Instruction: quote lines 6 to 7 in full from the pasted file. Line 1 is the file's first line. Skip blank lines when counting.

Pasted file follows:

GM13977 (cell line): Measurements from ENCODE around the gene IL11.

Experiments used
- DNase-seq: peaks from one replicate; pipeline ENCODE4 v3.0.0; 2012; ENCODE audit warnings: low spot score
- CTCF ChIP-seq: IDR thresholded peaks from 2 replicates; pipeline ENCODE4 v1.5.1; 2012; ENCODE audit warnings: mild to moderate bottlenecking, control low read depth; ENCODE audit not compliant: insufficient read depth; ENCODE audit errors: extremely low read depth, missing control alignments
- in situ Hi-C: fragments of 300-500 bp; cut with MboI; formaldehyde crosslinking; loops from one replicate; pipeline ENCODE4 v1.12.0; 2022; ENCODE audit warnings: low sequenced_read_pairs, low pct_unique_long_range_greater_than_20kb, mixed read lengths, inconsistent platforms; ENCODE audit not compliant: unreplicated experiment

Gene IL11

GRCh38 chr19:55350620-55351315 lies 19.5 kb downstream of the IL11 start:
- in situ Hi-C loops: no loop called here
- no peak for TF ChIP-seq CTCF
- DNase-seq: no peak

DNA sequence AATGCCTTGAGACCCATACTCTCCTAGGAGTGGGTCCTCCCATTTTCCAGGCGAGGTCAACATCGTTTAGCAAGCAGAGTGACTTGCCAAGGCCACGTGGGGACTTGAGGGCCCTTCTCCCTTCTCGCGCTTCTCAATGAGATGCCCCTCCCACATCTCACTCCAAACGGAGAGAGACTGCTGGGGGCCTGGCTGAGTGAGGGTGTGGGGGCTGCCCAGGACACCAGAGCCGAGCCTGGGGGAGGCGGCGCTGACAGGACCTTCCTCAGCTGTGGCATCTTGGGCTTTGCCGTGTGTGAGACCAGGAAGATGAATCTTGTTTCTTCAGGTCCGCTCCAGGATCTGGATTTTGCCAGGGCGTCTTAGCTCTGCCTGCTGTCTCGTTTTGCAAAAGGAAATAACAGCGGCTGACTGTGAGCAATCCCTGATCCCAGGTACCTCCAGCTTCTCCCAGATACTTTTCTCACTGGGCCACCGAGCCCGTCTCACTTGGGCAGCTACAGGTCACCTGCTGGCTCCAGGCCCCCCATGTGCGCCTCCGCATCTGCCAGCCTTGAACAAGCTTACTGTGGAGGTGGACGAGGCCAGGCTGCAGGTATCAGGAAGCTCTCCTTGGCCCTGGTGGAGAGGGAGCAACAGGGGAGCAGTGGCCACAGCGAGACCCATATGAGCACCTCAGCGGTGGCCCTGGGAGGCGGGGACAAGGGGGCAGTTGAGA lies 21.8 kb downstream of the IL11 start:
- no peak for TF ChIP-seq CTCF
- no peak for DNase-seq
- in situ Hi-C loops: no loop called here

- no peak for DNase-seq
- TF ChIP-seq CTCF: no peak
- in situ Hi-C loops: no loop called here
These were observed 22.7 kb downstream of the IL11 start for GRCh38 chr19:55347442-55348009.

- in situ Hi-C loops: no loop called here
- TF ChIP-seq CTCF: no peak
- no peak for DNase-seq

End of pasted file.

Gene IL11

GRCh38 chr19:55350620-55351315 lies 19.5 kb downstream of the IL11 start: